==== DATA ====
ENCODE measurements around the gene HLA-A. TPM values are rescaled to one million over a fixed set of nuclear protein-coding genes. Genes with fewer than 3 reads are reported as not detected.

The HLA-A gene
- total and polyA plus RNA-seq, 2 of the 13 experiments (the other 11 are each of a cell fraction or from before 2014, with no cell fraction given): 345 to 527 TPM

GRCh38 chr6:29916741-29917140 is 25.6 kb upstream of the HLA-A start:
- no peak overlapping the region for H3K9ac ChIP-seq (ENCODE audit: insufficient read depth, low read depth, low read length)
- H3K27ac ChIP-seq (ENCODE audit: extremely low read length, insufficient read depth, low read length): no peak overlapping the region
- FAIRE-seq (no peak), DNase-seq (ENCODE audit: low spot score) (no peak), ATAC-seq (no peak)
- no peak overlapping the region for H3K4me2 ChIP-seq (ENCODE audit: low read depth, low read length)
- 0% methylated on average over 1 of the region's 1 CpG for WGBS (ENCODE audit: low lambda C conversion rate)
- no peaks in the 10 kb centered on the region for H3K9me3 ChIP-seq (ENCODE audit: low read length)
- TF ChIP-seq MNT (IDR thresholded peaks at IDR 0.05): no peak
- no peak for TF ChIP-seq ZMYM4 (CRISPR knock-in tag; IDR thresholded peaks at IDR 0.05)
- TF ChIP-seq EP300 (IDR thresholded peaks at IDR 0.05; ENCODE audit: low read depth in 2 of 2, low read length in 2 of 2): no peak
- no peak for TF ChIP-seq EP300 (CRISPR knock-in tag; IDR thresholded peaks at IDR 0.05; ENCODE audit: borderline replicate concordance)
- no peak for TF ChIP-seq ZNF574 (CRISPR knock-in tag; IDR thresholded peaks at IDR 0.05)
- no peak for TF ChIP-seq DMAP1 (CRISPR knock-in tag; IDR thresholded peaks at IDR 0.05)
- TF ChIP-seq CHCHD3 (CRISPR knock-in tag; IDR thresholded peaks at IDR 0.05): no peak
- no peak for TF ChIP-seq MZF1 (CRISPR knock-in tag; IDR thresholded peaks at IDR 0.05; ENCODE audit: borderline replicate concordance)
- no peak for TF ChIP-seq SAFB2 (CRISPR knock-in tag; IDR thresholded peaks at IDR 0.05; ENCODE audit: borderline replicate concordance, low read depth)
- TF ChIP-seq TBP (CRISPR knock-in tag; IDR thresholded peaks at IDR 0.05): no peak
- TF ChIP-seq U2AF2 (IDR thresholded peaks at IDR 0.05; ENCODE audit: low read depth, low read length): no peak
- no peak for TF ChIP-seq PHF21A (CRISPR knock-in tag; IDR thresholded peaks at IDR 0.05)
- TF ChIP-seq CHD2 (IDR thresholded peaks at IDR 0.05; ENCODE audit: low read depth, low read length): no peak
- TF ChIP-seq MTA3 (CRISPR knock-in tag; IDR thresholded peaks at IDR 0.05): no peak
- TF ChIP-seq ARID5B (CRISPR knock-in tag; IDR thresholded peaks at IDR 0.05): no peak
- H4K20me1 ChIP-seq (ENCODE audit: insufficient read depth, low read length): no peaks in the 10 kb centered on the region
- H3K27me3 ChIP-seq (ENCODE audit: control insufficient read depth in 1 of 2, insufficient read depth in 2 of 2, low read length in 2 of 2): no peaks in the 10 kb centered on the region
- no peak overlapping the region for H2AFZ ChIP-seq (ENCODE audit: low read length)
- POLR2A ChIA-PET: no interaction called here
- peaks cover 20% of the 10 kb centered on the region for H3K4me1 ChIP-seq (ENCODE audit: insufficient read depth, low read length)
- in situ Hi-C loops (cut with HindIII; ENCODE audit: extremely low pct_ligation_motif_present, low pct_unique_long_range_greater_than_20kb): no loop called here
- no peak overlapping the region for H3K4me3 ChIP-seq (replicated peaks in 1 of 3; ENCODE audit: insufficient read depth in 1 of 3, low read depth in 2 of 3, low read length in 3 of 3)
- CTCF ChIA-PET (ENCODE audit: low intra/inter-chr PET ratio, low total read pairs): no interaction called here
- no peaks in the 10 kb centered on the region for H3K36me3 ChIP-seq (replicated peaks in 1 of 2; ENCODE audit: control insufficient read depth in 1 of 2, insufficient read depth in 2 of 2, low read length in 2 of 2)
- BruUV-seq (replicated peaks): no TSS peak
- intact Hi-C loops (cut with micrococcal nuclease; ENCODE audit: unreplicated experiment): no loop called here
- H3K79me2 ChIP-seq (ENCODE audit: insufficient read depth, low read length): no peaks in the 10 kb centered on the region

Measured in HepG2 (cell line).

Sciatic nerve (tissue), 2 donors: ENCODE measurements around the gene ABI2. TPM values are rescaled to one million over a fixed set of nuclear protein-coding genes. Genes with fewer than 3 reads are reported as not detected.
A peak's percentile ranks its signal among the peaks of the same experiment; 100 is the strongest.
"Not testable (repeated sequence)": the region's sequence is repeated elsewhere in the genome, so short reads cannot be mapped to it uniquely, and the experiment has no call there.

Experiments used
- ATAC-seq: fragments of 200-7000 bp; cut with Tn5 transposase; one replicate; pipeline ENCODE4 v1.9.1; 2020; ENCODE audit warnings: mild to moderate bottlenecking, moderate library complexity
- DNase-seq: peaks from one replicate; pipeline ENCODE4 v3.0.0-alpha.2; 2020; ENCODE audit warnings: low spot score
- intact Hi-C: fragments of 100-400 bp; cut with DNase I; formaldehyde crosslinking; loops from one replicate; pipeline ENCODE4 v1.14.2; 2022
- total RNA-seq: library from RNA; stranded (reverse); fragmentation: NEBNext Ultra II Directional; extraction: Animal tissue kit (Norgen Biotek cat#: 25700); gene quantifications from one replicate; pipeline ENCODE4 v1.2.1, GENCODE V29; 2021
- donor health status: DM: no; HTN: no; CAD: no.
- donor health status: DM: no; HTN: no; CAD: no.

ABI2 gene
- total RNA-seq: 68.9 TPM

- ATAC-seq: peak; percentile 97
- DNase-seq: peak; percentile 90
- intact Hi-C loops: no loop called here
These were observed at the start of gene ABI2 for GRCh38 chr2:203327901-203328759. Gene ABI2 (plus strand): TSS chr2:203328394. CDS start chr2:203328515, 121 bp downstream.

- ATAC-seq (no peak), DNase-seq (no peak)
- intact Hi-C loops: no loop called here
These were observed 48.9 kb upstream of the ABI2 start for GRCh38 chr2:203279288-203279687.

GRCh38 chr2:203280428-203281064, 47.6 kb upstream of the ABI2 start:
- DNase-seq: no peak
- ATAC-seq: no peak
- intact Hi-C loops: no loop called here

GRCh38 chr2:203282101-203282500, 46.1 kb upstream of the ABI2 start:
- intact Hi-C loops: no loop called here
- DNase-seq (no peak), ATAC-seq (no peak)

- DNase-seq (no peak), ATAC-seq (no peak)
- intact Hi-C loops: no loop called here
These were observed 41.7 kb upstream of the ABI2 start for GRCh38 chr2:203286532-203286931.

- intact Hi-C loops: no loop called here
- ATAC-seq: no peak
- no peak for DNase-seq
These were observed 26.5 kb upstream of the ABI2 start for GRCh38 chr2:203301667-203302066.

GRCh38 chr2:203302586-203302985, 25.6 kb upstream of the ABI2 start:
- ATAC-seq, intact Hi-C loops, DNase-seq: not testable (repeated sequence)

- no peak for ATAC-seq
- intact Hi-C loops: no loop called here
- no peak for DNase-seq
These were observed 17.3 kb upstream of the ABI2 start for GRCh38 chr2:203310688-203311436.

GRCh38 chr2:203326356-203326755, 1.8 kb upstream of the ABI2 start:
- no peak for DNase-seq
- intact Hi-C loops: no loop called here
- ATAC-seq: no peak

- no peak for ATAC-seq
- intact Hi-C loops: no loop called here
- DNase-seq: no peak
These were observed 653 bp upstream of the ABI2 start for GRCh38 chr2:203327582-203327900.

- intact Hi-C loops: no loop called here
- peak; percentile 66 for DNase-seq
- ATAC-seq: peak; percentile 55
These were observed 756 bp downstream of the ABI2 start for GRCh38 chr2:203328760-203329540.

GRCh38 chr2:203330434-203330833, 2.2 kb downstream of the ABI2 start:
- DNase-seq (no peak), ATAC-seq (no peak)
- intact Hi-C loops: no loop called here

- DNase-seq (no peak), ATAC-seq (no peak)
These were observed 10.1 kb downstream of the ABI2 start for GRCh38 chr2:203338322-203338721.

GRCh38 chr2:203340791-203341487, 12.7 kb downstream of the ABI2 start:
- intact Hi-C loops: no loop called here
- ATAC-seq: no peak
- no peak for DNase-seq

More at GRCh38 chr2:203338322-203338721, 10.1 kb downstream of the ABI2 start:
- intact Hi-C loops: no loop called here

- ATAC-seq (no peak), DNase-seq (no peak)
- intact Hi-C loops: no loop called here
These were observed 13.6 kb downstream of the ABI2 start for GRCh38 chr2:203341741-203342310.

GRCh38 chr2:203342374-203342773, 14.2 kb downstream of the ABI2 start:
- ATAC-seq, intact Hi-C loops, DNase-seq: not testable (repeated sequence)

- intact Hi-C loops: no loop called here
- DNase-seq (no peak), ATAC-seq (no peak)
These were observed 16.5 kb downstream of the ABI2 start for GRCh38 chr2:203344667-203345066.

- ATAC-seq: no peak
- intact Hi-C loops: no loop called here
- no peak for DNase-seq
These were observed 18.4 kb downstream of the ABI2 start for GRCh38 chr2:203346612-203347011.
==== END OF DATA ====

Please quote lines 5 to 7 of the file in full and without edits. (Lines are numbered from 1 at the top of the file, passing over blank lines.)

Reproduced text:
- no peak overlapping the region for H3K9ac ChIP-seq (ENCODE audit: insufficient read depth, low read depth, low read length)
- H3K27ac ChIP-seq (ENCODE audit: extremely low read length, insufficient read depth, low read length): no peak overlapping the region
- FAIRE-seq (no peak), DNase-seq (ENCODE audit: low spot score) (no peak), ATAC-seq (no peak)